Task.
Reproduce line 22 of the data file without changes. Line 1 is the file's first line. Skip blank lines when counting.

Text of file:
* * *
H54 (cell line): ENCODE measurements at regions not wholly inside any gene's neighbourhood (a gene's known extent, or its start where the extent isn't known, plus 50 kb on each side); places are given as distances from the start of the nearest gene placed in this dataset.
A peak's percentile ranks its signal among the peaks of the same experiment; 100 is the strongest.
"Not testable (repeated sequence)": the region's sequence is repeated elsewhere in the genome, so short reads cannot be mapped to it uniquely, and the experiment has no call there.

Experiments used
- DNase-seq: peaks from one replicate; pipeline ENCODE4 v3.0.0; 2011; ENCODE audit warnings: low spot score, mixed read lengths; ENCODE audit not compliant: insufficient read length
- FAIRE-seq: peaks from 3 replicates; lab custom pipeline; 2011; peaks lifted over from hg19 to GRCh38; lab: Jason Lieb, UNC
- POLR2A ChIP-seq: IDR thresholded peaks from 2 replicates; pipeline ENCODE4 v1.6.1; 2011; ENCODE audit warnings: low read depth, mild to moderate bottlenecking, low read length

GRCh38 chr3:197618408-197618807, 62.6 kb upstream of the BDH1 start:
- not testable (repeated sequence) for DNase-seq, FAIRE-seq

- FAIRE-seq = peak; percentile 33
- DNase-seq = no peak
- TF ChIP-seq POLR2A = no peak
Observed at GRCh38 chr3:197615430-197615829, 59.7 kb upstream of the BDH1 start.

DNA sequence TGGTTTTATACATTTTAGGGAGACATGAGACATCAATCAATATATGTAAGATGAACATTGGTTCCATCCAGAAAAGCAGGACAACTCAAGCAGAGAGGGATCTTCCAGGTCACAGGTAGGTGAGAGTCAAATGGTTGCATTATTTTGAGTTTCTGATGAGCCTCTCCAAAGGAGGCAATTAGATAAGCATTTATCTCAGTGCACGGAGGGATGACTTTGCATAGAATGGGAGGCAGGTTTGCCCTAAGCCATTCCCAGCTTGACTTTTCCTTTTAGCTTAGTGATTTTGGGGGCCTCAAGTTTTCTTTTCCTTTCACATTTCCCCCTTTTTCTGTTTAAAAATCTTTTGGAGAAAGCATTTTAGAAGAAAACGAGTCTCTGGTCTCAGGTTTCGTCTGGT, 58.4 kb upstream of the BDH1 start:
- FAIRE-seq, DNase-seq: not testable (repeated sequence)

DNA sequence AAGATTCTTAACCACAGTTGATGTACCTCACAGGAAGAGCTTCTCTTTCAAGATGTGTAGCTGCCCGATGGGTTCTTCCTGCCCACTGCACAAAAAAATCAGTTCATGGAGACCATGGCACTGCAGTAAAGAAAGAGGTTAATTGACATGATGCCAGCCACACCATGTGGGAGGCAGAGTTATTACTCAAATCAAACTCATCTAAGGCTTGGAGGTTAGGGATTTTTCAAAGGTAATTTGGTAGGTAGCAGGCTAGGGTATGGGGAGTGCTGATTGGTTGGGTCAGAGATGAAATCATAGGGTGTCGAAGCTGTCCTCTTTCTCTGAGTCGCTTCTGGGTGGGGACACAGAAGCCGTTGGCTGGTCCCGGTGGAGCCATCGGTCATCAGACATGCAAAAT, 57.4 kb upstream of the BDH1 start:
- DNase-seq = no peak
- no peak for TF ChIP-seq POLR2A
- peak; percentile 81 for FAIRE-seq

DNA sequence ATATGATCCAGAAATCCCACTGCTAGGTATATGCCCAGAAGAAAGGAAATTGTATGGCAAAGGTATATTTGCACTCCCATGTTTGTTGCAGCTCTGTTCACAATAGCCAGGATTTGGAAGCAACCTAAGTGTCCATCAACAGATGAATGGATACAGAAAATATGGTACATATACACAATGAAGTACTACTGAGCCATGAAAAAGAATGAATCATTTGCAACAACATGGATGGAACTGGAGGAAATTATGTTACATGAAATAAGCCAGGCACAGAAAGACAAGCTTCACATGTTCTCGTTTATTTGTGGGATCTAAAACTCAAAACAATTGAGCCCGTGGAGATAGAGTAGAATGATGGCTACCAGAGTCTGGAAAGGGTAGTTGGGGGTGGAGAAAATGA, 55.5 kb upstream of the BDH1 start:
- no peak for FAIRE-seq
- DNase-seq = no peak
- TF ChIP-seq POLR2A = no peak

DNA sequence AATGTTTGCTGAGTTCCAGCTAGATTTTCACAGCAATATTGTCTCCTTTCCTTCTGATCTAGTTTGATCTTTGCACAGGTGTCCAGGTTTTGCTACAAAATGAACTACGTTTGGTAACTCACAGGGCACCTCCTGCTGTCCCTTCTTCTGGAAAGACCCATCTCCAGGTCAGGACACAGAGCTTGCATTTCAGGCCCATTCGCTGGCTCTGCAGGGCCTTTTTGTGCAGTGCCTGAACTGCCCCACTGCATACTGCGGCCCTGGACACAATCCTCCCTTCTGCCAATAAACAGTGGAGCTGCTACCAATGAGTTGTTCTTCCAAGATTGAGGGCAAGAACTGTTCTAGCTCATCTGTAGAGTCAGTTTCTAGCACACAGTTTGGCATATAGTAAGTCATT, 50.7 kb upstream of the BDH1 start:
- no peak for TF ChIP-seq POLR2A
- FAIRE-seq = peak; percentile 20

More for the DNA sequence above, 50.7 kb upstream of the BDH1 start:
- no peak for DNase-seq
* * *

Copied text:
- DNase-seq = no peak